- Sports and Recreation
Learn Kayak Fishing
INTRODUCTION TO FISHING FROM A KAYAK
Quietly you paddle into the cove as the sun slowly rises over the horizon. Up by the grass line 20 feet in front of you there is a swirl on the water, then another and another and another, like little underwater submarines moving just below the surface. Trying to contain your excitement and keep quiet you cast in front of the swirls. The lure makes a little splash; you start slowly reeling the line in. SPLASH! The water explodes and line starts peeling off of the reel. Zzzzzzzzz the reel is screaming. You set the hook and the fight begins. FISH ON!
How did you get here? That's what we'll discuss in How to Start Fishing from a Kayak. What type of kayak should you buy? What kind of gear do you need? How do you get it to the water? How do you carry all this stuff with you on the water is such a tiny boat? How far can you really go out in a kayak? How do you get that trophy fish back to shore? These are all valid questions that need to be answered.
There are many different styles of kayaks two basic models. There are sit in kayaks (SIK) sit in kayaks are made in different styles. They can be made for white water or calm water use. SIK's have only one hole on top and that is where you climb in to sit down. There is almost complete access to the inside of the boat and you can put your gear inside either behind or in front of you. Sometimes you will have a protective spray skirt which is an attachment that goes snuggly around you and attaches to the top of the boat. This keeps the lower part of you and the inside of the boat dry from paddle dribble and other sources. SIK’s can be faster in the water and usually a bit dryer but if you do roll one it’s much more difficult to right it again without it filling up with water. It you have one of these learn the Eskimo roll.
Then there are sit on top kayaks (SOT). Sit on kayaks are similar they can be designed for recreational use or surfing. Sit on kayaks are usually made of roto-molded plastic. They will usually have at least one small hatch where you can access the inside to store things; however most of your gear will go on top of the kayak including yourself. This is the one I will focus on as most people use a sit on because they make for a more stable boat and are usually large enough to carry all you will need.
GETTING A YAK
You can go two routes to locate a kayak. You can go to a brick and mortar store or to the internet to locate a used boat. I prefer a face to face sale. When you go in person it gives you a chance to check out the boat. SIt in it. Imagine that you are fishing from it. Can you reach everything you need? This is especially important when purchasing from an individual with a used boat. If you do buy a used boat is be sure to look it over very thoroughly. Ask for a float test if at all possible. What you don't want is a boat with a leak. Leaks can be from very small cracks around the scupper holes, under seats, along the bottom or anywhere under the water line so being sure to check it thoroughly!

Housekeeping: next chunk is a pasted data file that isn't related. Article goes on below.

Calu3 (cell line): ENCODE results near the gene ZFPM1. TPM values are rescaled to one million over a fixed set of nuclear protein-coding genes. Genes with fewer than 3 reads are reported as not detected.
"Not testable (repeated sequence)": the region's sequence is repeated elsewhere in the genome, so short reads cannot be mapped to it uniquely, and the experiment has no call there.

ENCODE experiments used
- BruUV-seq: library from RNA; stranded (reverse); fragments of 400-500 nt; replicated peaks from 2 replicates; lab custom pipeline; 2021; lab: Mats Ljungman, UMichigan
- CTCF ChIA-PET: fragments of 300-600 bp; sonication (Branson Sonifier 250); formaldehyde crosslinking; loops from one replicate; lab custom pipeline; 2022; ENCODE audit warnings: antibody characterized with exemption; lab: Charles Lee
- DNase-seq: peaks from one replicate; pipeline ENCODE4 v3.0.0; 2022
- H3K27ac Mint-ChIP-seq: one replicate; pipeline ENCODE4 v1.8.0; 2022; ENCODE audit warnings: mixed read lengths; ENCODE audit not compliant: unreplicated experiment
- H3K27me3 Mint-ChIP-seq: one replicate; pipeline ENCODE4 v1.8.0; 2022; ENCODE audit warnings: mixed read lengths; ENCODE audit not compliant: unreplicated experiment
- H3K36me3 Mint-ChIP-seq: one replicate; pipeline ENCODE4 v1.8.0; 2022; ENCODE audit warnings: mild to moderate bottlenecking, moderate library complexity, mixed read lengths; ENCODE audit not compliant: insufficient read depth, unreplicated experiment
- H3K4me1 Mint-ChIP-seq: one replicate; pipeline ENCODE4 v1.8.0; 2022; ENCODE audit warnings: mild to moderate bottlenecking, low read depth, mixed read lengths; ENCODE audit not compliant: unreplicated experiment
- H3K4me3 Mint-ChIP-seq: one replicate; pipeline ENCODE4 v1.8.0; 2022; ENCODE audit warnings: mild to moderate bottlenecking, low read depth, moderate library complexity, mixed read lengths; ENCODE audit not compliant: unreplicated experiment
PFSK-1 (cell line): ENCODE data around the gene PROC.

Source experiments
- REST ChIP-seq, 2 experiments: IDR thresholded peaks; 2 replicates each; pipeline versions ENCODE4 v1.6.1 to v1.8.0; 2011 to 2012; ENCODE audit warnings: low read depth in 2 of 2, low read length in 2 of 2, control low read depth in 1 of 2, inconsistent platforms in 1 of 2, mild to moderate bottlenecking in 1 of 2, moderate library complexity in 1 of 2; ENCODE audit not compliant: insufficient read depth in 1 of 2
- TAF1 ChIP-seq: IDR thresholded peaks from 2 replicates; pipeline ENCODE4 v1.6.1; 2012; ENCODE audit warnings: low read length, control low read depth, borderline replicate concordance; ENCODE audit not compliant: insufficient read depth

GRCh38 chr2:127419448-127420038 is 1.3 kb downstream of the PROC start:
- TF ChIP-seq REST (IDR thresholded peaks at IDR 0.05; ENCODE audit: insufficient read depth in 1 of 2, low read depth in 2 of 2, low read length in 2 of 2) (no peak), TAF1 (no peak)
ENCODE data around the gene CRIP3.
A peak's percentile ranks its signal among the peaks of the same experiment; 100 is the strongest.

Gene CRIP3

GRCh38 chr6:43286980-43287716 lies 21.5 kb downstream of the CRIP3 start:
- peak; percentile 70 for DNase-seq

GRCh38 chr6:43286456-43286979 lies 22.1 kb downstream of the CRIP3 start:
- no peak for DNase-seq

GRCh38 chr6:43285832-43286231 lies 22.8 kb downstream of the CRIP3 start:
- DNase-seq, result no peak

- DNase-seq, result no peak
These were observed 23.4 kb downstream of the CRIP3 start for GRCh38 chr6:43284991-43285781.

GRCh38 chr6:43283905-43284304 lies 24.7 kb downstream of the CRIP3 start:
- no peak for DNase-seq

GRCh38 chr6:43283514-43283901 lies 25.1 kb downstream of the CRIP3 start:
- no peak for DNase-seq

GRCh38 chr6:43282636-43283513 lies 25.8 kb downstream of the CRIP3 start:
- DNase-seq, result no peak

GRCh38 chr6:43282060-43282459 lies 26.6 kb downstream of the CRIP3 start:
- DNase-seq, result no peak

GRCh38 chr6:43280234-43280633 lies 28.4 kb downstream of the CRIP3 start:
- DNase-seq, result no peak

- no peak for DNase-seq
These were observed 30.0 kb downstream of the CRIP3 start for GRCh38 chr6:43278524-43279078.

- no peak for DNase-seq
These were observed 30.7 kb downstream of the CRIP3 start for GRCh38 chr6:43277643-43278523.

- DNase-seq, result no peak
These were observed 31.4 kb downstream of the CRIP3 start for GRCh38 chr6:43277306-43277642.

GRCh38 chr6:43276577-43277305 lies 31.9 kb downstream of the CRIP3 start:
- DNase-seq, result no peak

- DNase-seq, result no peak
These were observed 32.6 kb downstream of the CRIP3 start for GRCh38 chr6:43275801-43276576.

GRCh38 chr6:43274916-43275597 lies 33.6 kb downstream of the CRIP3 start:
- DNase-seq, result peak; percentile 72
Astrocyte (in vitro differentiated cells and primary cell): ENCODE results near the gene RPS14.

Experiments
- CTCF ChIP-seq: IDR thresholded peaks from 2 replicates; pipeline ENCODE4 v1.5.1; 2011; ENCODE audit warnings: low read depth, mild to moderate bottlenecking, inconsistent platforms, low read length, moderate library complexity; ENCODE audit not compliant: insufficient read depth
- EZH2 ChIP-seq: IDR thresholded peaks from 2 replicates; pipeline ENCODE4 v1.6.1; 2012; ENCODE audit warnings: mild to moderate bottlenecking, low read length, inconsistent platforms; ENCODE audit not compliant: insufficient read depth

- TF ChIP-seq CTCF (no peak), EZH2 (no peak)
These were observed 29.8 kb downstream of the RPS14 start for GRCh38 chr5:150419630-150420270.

The very next thing that you will need to have is a Personal Flotation Device or PFD. I see people all the time paddling happily along without one or with it stowed neatly behind them. Please don't be one of these people! If you flip the boat, also known as a turtle, or fall off into the water that PFD becomes very important. Even if you are a good swimmer, excellent swimmers drown all the time if they are knocked unconscious or fall into freezing water and hypothermia sets in before they can get back in the boat. I recommend you get one that you are comfortable while wearing it and that you use it. I don't even sit down in my kayak without wearing my live jacket. There are lots of cool fishing specific ones now. They have pockets made for holding small tackle boxes or fly boxes.
If you are going to fish when the water temperature is below 60 a dry suit is a good idea. There are dry suits now made just for paddlers. If you can't afford a dry suit you can do what I do. Wear insulated waders and a dry top.
Always go with a friend or a group if you can so there is someone around if something does go wrong. Tell someone where you are going and when you intend to return so they know when to start looking for you. A hand operated bilge pump is a good idea to have in the boat just in case you start taking on water inside the craft.
VHF radios are an absolute necessity if you are going into the ocean. They can also make it easy to communicate with your buddies who are on the water with you. Make sure to get one that is waterproof and that floats. If you are staying inshore or in fresh water make sure to take a cell phone.
Take a basic safe boating class and a paddling course by a certified instructor it will pay off when things get hairy out there and that always happens when you least expected it. If you have a SIK you will need to take a certified course and learn the Eskimo roll. If you have a SOK Before you go out, while still in shallow, calm water with all your gear safely warm and dry back on shore you should practice getting back on top after you have fallen off. Put on your PFD and paddle a short distance from shore. Test the stability of your kayak. From a seated position lean hard from one side of the craft to the other. Boats have what’s known as primary and secondary balance points. The secondary is where it flips.